Multimorbidity in Australia: Comparing estimates derived using administrative data sources and survey data

Sanja Lujic, Judy M. Simpson, Nicholas Zwar, Hassan Hosseinzadeh, Louisa Jorm

Research output: Contribution to journalArticleResearchpeer-review

6 Citations (Scopus)

Abstract

Background: Estimating multimorbidity (presence of two or more chronic conditions) using administrative data is becoming increasingly common. We investigated (1) the concordance of identification of chronic conditions and multimorbidity using self-report survey and administrative datasets; (2) characteristics of people with multimorbidity ascertained using different data sources; and (3) whether the same individuals are classified as multimorbid using different data sources. Methods: Baseline survey data for 90,352 participants of the 45 and Up Study—a cohort study of residents of New South Wales, Australia, aged 45 years and over—were linked to prior two-year pharmaceutical claims and hospital admission records. Concordance of eight self-report chronic conditions (reference) with claims and hospital data were examined using sensitivity (Sn), positive predictive value (PPV), and kappa (κ).The characteristics of people classified as multimorbid were compared using logistic regression modelling. Results: Agreement was found to be highest for diabetes in both hospital and claims data (κ = 0.79, 0.78; Sn = 79%, 72%; PPV = 86%, 90%). The prevalence of multimorbidity was highest using self-report data (37.4%), followed by claims data (36.1%) and hospital data (19.3%). Combining all three datasets identified a total of 46 683 (52%) people with multimorbidity, with half of these identified using a single dataset only, and up to 20% identified on all three datasets. Characteristics of persons with and without multimorbidity were generally similar. However, the age gradient was more pronounced and people speaking a language other than English at home were more likely to be identified as multimorbid by administrative data. Conclusions: Different individuals, with different combinations of conditions, are identified as multimorbid when different data sources are used. As such, caution should be applied when ascertaining morbidity from a single data source as the agreement between self-report and administrative data is generally poor. Future multimorbidity research exploring specific disease combinations and clusters of diseases that commonly co-occur, rather than a simple disease count, is likely to provide more useful insights into the complex care needs of individuals with multiple chronic conditions.

Original languageEnglish
Article numbere0183817
JournalPLoS One
Volume12
Issue number8
DOIs
Publication statusPublished - 1 Aug 2017
Externally publishedYes

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Information Storage and Retrieval
Comorbidity
Self Report
Medical problems
Logistics
cohort studies
New South Wales
morbidity
diabetes
South Australia
Hospital Records
Surveys and Questionnaires
drugs
Pharmaceutical Preparations
Cohort Studies
Language
Logistic Models
Morbidity
Datasets
Research

Cite this

Lujic, Sanja ; Simpson, Judy M. ; Zwar, Nicholas ; Hosseinzadeh, Hassan ; Jorm, Louisa. / Multimorbidity in Australia : Comparing estimates derived using administrative data sources and survey data. In: PLoS One. 2017 ; Vol. 12, No. 8.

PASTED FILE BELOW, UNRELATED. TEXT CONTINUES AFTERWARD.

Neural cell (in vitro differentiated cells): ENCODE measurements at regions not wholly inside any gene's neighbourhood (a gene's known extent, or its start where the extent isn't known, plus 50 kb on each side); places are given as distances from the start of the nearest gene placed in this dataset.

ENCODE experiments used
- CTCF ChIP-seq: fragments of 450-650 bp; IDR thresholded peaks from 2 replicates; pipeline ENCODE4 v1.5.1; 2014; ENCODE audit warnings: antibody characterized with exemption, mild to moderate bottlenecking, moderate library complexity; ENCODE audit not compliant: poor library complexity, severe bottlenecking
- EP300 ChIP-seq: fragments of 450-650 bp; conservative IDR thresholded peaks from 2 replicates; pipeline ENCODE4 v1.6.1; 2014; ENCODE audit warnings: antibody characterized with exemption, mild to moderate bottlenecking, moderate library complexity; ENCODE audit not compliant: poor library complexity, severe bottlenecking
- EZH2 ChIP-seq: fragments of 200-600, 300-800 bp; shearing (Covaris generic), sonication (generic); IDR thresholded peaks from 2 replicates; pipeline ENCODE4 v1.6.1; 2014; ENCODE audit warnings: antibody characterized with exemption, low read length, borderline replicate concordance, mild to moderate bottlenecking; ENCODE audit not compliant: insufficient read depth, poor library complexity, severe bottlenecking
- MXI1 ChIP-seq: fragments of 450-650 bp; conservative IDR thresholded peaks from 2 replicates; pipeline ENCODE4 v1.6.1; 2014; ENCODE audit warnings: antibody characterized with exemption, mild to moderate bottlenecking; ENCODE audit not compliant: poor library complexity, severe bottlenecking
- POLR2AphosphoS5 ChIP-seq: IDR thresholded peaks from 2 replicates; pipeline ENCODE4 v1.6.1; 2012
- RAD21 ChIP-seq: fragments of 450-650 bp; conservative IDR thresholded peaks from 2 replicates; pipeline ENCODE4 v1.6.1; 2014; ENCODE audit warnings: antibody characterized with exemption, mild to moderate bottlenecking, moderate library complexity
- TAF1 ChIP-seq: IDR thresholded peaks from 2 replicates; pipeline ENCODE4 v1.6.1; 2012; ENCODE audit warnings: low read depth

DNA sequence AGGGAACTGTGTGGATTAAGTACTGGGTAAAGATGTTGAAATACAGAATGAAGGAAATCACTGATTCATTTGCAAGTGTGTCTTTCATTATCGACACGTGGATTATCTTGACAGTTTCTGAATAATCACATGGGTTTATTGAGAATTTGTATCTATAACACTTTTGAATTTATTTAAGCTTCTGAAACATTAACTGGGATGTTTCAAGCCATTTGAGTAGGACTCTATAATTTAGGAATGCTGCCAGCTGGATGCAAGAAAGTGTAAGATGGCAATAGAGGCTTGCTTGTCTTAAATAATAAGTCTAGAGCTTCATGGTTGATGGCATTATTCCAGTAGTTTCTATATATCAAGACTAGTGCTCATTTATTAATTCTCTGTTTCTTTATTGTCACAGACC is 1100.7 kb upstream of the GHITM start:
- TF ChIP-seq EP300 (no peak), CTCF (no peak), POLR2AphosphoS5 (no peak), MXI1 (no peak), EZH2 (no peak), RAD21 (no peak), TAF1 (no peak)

@article{9294990e3ee1457397a56e69d1e6c953,
title = "Multimorbidity in Australia: Comparing estimates derived using administrative data sources and survey data",
abstract = "Background: Estimating multimorbidity (presence of two or more chronic conditions) using administrative data is becoming increasingly common. We investigated (1) the concordance of identification of chronic conditions and multimorbidity using self-report survey and administrative datasets; (2) characteristics of people with multimorbidity ascertained using different data sources; and (3) whether the same individuals are classified as multimorbid using different data sources. Methods: Baseline survey data for 90,352 participants of the 45 and Up Study—a cohort study of residents of New South Wales, Australia, aged 45 years and over—were linked to prior two-year pharmaceutical claims and hospital admission records. Concordance of eight self-report chronic conditions (reference) with claims and hospital data were examined using sensitivity (Sn), positive predictive value (PPV), and kappa (κ).The characteristics of people classified as multimorbid were compared using logistic regression modelling. Results: Agreement was found to be highest for diabetes in both hospital and claims data (κ = 0.79, 0.78; Sn = 79{\%}, 72{\%}; PPV = 86{\%}, 90{\%}). The prevalence of multimorbidity was highest using self-report data (37.4{\%}), followed by claims data (36.1{\%}) and hospital data (19.3{\%}). Combining all three datasets identified a total of 46 683 (52{\%}) people with multimorbidity, with half of these identified using a single dataset only, and up to 20{\%} identified on all three datasets. Characteristics of persons with and without multimorbidity were generally similar. However, the age gradient was more pronounced and people speaking a language other than English at home were more likely to be identified as multimorbid by administrative data. Conclusions: Different individuals, with different combinations of conditions, are identified as multimorbid when different data sources are used. As such, caution should be applied when ascertaining morbidity from a single data source as the agreement between self-report and administrative data is generally poor. Future multimorbidity research exploring specific disease combinations and clusters of diseases that commonly co-occur, rather than a simple disease count, is likely to provide more useful insights into the complex care needs of individuals with multiple chronic conditions.",